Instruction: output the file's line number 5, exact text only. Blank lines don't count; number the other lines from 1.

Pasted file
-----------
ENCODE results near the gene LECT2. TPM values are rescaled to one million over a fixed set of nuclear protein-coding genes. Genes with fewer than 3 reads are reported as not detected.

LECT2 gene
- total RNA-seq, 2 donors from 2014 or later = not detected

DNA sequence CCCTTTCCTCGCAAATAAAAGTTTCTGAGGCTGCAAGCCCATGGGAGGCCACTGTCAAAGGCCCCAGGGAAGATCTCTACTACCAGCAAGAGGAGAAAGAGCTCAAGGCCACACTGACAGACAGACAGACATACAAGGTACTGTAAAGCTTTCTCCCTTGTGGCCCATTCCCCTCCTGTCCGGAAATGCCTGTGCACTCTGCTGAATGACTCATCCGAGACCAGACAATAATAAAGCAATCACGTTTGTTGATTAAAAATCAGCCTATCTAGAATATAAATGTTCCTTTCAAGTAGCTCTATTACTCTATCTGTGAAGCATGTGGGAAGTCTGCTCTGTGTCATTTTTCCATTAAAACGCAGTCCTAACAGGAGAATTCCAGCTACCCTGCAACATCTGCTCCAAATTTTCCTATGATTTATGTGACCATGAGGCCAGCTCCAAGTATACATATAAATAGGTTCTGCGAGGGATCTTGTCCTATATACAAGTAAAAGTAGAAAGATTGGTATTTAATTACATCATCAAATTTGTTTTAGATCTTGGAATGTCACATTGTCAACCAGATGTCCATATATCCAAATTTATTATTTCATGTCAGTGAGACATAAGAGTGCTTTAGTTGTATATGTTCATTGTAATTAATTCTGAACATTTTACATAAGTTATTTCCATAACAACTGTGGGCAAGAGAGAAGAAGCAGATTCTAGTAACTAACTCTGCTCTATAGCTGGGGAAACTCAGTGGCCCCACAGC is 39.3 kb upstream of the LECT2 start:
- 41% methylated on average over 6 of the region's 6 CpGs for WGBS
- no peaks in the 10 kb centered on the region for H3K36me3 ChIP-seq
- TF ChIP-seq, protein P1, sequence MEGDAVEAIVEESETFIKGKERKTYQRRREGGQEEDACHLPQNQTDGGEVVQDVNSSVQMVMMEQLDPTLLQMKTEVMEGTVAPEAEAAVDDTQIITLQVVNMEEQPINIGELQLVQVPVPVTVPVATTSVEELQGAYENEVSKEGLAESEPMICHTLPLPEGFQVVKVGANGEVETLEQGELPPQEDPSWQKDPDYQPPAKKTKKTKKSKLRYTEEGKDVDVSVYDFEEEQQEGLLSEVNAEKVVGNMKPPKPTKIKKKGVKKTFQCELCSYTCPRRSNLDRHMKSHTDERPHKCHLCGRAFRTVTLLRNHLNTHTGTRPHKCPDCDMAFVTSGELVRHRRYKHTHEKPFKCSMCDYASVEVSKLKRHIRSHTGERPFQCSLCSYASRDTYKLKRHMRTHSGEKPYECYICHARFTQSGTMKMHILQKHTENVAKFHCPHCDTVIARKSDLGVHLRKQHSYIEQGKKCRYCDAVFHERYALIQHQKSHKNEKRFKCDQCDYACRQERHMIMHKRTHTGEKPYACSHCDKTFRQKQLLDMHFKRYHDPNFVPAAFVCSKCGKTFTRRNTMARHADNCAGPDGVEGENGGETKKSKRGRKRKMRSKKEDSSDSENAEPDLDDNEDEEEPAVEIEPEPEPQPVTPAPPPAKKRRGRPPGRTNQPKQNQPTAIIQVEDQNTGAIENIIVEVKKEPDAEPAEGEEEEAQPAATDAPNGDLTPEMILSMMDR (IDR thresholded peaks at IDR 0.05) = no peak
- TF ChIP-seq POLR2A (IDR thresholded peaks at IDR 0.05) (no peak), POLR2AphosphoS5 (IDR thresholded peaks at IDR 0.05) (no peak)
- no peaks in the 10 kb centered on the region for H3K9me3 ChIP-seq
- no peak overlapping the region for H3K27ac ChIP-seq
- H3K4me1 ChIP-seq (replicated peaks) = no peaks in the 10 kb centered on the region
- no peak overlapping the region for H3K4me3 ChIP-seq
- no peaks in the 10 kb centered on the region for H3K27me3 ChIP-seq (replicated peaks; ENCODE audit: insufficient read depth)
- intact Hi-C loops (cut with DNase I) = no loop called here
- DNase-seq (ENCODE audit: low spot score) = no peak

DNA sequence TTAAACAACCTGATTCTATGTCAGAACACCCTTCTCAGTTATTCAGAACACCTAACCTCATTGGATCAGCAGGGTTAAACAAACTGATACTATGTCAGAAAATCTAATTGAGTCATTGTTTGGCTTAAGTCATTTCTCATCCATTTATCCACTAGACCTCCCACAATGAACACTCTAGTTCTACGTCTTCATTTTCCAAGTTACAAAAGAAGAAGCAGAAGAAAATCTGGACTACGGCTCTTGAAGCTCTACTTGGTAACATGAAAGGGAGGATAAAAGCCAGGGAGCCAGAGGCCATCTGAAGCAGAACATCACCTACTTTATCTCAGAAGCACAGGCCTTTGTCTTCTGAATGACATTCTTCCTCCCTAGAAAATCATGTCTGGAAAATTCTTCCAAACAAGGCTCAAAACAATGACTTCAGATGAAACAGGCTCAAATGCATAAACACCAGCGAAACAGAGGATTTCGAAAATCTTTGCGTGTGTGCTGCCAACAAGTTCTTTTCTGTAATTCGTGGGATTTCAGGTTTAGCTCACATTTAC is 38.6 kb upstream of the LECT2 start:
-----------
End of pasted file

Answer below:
- 41% methylated on average over 6 of the region's 6 CpGs for WGBS